18–22.10 2017
Program Poster Editorial Jury

Yevgeny Yufit and the necrorealism

In the presence of Masha Godovannaya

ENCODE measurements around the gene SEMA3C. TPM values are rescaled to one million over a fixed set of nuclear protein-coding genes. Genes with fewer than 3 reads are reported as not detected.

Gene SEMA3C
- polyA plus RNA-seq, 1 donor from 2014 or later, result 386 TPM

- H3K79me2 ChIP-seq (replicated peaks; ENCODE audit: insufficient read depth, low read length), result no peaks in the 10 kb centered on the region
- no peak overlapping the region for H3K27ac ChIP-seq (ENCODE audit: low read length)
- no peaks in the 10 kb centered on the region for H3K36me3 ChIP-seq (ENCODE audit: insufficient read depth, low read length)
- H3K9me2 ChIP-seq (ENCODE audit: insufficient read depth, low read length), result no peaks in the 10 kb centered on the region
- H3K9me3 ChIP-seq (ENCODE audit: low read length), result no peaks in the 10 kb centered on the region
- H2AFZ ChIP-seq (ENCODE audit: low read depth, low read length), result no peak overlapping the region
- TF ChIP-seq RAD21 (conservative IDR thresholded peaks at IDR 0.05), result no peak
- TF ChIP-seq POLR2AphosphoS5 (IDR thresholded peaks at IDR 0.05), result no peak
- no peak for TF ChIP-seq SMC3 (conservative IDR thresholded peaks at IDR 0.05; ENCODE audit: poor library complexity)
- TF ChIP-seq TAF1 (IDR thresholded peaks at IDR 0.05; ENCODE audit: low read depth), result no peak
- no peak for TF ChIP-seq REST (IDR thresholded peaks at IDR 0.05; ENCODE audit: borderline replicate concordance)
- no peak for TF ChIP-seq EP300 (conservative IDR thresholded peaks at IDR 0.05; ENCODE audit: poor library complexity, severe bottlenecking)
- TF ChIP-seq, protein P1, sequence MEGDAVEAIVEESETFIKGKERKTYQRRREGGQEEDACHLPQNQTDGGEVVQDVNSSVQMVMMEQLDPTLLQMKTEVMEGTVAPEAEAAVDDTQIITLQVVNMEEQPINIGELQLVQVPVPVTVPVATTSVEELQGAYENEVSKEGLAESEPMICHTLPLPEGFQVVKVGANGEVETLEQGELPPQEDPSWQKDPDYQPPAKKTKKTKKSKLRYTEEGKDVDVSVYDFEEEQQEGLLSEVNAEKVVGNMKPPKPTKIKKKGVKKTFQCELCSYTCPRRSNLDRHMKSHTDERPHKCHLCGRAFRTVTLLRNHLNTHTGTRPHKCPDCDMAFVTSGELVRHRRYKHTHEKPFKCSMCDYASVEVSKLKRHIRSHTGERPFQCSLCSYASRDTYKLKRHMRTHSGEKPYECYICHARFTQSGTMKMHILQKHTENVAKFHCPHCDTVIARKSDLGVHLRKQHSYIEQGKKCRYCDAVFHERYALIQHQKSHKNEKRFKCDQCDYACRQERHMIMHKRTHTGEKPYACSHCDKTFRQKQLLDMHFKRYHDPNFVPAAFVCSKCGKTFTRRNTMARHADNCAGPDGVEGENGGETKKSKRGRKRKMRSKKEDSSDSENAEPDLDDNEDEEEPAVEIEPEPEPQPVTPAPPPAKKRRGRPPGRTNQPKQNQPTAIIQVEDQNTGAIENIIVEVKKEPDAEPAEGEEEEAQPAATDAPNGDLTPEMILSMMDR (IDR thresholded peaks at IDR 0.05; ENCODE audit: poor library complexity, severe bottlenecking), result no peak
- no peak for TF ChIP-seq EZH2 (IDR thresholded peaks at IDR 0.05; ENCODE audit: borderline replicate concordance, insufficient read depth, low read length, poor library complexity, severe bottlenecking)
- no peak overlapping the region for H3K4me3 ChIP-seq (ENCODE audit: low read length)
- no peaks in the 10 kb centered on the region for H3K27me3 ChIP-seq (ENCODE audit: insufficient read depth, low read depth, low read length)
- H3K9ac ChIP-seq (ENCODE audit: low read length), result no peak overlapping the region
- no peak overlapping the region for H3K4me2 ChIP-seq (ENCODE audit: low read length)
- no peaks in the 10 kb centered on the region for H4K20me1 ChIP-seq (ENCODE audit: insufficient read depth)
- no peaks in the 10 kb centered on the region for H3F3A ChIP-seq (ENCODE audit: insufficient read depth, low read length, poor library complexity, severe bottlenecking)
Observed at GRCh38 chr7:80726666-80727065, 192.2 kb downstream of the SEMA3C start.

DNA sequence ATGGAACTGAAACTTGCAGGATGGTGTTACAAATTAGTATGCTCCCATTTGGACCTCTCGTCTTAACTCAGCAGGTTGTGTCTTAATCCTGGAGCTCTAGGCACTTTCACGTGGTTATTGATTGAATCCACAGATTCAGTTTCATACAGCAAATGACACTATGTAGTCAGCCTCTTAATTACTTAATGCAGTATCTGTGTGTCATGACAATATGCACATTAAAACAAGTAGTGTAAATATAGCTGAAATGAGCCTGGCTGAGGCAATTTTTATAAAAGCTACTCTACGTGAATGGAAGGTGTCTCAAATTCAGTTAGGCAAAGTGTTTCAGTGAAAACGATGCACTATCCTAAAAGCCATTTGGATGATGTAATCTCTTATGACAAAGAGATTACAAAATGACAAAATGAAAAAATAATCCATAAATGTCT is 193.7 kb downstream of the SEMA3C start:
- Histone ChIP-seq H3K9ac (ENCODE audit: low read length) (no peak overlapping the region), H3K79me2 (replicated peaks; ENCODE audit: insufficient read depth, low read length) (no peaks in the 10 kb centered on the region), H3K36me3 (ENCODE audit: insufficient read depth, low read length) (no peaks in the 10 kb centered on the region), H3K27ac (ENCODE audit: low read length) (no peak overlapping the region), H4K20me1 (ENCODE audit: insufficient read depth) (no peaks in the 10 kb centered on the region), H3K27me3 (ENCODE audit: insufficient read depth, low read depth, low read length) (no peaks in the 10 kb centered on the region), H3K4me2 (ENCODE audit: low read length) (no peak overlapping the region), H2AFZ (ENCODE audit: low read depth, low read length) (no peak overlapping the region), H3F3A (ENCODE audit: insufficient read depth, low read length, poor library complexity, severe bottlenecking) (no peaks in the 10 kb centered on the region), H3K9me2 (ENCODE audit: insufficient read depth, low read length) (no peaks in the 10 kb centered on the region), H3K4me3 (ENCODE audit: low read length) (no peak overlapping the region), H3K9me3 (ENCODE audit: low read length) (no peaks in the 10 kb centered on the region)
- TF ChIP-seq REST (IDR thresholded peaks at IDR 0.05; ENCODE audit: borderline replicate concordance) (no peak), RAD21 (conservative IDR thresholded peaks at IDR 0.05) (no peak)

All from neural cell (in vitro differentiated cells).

In the early eighties, Yevgeny Yufit started filming and directing in Leningrad ‘performances’ in public spaces, and so a new genre in the history of cinema was born, as a branch of Soviet Parallel Cinema: necrorealism. Inspired by images in the Atlas of Legal Medicine by Eduard von Hoffman, Mack Sennett’s slapstick style of the 1910s, the shock aesthetics of the French avant-garde, as well as silent films from the beginning of the 20th century and the unrestrained eccentricity of the Soviet cinema of the 1920s, Yufit's first shorts show absurd and morbid events with a preoccupation of all things related to death, larded with black humor. Later, Yufit started shooting features finally resulting in three films centred around themes like reverse evolution and scientific eugenic experiments.